Air Algerie crash wipes out entire families
BAMAKO, Mali – All passengers and crew on board an Air Algerie jetliner that crashed in Mali died in the tragedy, which completely wiped out several families, France announced.
As the first images emerged of the crash site, showing a charred landscape and debris scattered over a wide area, French President Francois Hollande said in a sombre televised address: "Sadly, there are no survivors." (READ: Survivors of Air Algerie jet crash unlikely: France)
France bore the brunt of the disaster, with some 54 French citizens among the overall death toll of between 116 and 118, according to unexplained conflicting figures given by the carrier and French authorities.
Travelers from Burkina Faso, Lebanon, Algeria, Spain, Canada, Germany and Luxembourg also died in the crash, blamed on bad weather that forced the pilots to change course. (READ: Air Algerie plane with 116 passengers crashes)
The French army released initial images of a scene of total devastation, with twisted and charred fragments of the McDonnell Douglas 83 jet littering a scorched earth in what is clearly a barren and remote environment.
Such was the apparent violence of the crash that debris was barely recognizable as parts of an aircraft.
"It is difficult to retrieve anything, even victims' bodies, because we have only seen body parts on the ground," said General Gilbert Diendiere, chief of staff at Burkina Faso's presidency.
He was a member of a delegation sent to the crash site by President Blaise Compaore that arrived in the Gossi area, about 100 kilometers (60 miles) from Goa, northern Mali's main city, on Friday afternoon, July 25.
"Debris was scattered over an area of 500 meters which is due to the fact that the plane hit the ground and then probably rebounded," he added.
Meanwhile, the scale of the tragedy for some communities was becoming clear, as it emerged that 10 members of one French family died in the crash.
"It's brutal. It has wiped an entire family from the earth," said Patrice Dunard, mayor of Gex, where four of the Reynaud family lived.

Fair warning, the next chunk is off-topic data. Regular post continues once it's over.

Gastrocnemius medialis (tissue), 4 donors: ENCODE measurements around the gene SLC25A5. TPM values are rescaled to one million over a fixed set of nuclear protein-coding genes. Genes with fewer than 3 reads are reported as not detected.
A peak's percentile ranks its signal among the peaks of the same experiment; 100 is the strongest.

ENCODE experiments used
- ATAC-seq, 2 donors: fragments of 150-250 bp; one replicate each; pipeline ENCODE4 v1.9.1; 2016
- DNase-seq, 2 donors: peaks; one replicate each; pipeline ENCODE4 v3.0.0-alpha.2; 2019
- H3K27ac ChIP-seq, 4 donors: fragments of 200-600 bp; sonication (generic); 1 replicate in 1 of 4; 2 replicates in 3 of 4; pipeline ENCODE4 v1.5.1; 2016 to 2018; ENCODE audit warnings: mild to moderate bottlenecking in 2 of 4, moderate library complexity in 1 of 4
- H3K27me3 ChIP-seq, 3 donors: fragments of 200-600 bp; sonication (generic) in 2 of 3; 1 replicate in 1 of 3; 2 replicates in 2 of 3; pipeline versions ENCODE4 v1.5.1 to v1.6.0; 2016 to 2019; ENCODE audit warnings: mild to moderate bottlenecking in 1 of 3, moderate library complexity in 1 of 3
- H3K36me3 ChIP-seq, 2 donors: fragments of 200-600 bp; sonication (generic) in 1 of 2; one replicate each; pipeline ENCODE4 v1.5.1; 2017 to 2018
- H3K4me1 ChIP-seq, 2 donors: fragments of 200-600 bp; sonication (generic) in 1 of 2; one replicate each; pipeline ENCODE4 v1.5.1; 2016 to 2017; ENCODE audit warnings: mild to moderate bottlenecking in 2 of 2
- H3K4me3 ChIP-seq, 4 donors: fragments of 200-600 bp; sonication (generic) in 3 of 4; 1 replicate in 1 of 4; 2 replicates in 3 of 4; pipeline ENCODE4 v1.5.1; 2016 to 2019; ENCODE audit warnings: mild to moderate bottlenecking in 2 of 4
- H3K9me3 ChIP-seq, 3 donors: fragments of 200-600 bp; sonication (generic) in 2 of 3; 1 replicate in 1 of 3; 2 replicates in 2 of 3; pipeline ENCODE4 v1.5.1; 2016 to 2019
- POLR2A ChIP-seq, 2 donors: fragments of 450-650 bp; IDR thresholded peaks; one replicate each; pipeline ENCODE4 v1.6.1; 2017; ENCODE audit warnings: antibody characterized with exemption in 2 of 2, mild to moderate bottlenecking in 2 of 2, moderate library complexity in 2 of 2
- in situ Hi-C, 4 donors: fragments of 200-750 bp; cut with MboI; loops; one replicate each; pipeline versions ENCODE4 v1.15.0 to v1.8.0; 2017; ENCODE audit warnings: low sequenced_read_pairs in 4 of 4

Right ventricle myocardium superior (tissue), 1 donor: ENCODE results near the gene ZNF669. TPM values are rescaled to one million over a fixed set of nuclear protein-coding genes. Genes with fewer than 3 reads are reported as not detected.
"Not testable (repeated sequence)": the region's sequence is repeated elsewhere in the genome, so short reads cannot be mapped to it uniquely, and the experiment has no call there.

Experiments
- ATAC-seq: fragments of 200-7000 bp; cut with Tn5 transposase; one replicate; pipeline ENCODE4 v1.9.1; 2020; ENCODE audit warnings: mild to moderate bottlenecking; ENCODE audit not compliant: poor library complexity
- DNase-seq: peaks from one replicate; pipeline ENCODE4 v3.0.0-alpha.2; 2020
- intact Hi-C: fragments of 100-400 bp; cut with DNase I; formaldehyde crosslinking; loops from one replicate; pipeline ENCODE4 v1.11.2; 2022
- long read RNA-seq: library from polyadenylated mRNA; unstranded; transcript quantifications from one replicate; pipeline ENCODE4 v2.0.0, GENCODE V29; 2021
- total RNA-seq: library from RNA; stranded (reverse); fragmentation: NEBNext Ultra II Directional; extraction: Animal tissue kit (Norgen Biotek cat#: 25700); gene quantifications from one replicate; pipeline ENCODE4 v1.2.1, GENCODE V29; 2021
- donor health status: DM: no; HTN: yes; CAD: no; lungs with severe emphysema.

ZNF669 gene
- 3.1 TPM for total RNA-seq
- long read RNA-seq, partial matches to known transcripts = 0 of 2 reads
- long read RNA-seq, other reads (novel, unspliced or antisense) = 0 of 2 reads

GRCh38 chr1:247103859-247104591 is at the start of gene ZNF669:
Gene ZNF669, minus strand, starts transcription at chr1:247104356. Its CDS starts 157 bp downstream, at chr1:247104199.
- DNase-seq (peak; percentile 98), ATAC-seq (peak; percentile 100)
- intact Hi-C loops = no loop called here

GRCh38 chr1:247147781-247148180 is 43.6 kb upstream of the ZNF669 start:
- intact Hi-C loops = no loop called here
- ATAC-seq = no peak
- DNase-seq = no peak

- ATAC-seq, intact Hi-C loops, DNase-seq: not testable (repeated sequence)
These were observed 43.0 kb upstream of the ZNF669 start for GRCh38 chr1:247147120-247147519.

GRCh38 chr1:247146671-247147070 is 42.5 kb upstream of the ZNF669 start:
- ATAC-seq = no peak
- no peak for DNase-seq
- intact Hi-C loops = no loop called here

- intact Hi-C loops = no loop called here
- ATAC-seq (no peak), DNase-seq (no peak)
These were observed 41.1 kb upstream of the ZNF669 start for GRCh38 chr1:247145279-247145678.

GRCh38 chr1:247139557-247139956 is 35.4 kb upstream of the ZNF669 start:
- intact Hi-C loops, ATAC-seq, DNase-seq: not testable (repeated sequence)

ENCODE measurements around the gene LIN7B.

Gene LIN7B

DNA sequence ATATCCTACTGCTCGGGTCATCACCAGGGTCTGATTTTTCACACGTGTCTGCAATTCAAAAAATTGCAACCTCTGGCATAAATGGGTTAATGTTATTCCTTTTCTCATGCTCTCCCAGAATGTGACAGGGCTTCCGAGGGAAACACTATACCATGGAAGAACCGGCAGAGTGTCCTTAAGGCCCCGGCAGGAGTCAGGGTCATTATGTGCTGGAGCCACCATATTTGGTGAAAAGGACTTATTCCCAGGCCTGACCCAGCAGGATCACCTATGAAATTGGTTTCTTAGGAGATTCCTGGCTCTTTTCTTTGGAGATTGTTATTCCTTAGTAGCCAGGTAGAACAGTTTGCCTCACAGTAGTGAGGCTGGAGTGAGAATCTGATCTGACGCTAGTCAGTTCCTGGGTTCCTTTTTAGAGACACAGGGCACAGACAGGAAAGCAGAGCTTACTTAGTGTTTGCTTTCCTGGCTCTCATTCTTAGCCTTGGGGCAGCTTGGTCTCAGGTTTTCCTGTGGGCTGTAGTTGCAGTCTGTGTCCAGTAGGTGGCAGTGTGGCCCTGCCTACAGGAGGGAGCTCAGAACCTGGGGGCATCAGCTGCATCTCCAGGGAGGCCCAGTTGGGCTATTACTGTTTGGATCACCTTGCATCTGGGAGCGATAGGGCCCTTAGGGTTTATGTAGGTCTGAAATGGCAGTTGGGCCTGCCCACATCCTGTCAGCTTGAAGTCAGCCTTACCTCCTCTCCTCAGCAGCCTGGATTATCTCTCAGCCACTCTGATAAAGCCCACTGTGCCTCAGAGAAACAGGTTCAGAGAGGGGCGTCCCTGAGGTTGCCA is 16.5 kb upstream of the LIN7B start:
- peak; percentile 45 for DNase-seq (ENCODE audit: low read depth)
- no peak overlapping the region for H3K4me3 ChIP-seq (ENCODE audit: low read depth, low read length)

And the small town of Menet in central France was left devastated when residents discovered that a local family of four – a couple, their 10-year-old daughter Chloe and their 14-year-old son Elno – had died.
Denise Labbe of the local town hall said Chloe had confided to her teacher that she was scared of taking a plane, which she was doing for the first time.
Hollande's office said he would meet families of the victims on Saturday, July 26.
Pilots 'very experienced'
The McDonnell Douglas 83 jet, operated by Spanish charter firm Swiftair on behalf of Air Algerie, went down shortly after take-off from Ouagadougou in Burkina Faso on its way to Algiers.
French Interior Minister Bernard Cazeneuve said weather conditions appeared to be the most likely cause of the accident – the worst air tragedy for French nationals since the crash of the Air France A330 from Rio de Janeiro to Paris in June 2009.
But Hollande insisted that no potential cause for the accident was being ruled out.
Swiftair has a good safety record, and the head of France's civil aviation authority said Thursday, July 24 that the MD-83 had passed through France this week and been given the all-clear.
The Spanish pilots' union Sepla said the plane's two Spanish pilots were "very experienced".
Airline disaster week
The Air Algerie crash was the third worldwide in the space of just eight days, capping a disastrous week for the aviation industry.
On July 17, a Malaysia Airlines plane was shot down in restive eastern Ukraine, killing all 298 people on board.
And a Taiwanese aircraft crashed in torrential rain in Taiwan on Wednesday, July 23, killing 48.
France was extremely active in the search and retrieval efforts for the Air Algerie plane, dispatching military forces and crash experts to the site after one of its drones found the wreckage.
There was already a strong French military presence in the area because of an offensive France launched in Mali last year to stop Islamist extremists and Tuareg rebels from marching onto the capital Bamako.
French Defence Minister Jean-Yves Le Drian told reporters that around 180 French and Malian forces had arrived on the crash site, as had 40 Dutch soldiers from the MINUSMA UN stabilisation force in Mali.
"Their mission is to make the zone secure and to allow information to be gathered, which will be essential for the investigation," he said.
To assist the investigation, 20 French military police were already preparing to leave their base at Villacoublay for Gao in Mali.
The black box flight recorder of the plane has already been recovered, Hollande said earlier.
Because of the disaster, a summit of the leaders of four Indian Ocean nations with Hollande in the island nation of the Comoros was cancelled, with no new date set.
Air Algerie flies the four-hour passenger route from Ouagadougou to Algiers four times a week. The Spanish crew had already flown it five times with the same plane, Algeria's transport minister said.
This year has already seen Algeria mourn the loss of another plane accident when a C-130 military aircraft carrying 78 people crashed in February in the country's mountainous northeast, killing more than 70 on board.
Algerian President Abdelaziz Bouteflika announced a three-day period of national mourning for the latest crash, starting from Friday. – Rappler.com